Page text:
Wonderful but marginal: Hebrew Poetry Festival returns to Israel's North

This year the festival was dedicated to the memory of Hayim Nachman Bialik, whose birth took place 150 years ago near Zhytomyr, Russia.

 Israeli poets discuss their work at the Metullah Poetry Festival. (photo credit: Guy Zagron)
Israeli poets discuss their work at the Metullah Poetry Festival.
(photo credit: Guy Zagron)

The greatest happiness is to do our duty, and our foremost duty is to reach the place we can. – Hayim Nachman Bialik

It is written in the prophetical books that at the end of days an evil wind will blow on Israel from the North. In today’s situation that seems very possible, since Israel’s northern border presses up against Lebanon – perhaps the most unstable state in the area – with Hezbollah aiming its huge arsenal of weaponry at the only non-Muslim state in the Middle East. 

Yet, as gruesome as these scenarios are, they did not seem to worry the posse of poets and their dedicated followers who gathered in Israel’s northernmost town, Metulla, for the 26th annual Hebrew Poetry Festival in early June. For three days and nights, they listened to Hebrew poets and their critics as they read out their work or commented on the historical significance of this or that poet or poem.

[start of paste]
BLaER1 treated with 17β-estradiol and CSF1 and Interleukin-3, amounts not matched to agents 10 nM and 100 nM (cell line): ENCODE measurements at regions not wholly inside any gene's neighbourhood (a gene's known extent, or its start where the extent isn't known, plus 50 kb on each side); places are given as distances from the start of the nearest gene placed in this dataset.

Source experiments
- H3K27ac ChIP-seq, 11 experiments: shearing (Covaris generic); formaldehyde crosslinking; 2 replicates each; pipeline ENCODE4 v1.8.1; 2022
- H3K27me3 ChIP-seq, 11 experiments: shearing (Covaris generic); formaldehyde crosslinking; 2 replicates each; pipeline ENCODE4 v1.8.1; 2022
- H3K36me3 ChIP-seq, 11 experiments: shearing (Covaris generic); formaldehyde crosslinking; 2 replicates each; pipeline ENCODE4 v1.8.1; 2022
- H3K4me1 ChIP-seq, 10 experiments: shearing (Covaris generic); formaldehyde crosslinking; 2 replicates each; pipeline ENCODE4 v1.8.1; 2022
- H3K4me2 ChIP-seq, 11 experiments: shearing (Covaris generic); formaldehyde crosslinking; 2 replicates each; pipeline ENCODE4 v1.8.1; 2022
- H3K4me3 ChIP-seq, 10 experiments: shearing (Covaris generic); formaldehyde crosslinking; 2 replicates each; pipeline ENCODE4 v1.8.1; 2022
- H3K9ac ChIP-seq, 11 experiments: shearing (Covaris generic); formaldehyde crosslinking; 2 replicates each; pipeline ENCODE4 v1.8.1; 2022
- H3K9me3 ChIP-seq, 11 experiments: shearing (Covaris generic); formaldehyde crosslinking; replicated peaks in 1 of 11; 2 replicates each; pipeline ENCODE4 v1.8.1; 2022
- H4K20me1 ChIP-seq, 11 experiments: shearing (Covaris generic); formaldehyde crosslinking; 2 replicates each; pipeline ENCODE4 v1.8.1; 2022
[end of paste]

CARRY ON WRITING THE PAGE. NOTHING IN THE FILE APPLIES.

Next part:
The fact that this festival always takes place in Metulla, a town near the northern border, is not by chance. It was located there by the Zionist Confederation House in order to bring a strong sense of Israeli culture to the periphery, as well as provide some source of income to the local hotels. In return, the festival gets the free use of the town’s main cultural venue. 

A festival dedicated to Hayim Hachman Bialik

This year the festival was dedicated to the memory of Hayim Nachman Bialik, whose birth took place 150 years ago near Zhytomyr, Russia. One of his many activities – he was also a translator, editor, creator of children’s literature, anthologist, public speaker, and so on – was his contribution to Hebrew poetry. 

 A poster for the festival, featuring a photograph of Bialik. (credit: Guy Zagron)
A poster for the festival, featuring a photograph of Bialik. (credit: Guy Zagron)

Bialik was, in fact, the father of modern Hebrew poetry. Even though he wrote his poems to be read in an Ashkenazi accent, and he wrote most of his work in the Diaspora, he is considered the poet who was able to make the link between the tradition and modernity. 

Even an apparently simple poem such as Bialik’s children’s poem “Na’ad Ned” which, set to music, became a standard for all children to sing in kindergarten, is laced with references to traditional Jewish sources including those from the mystical Kabbalah.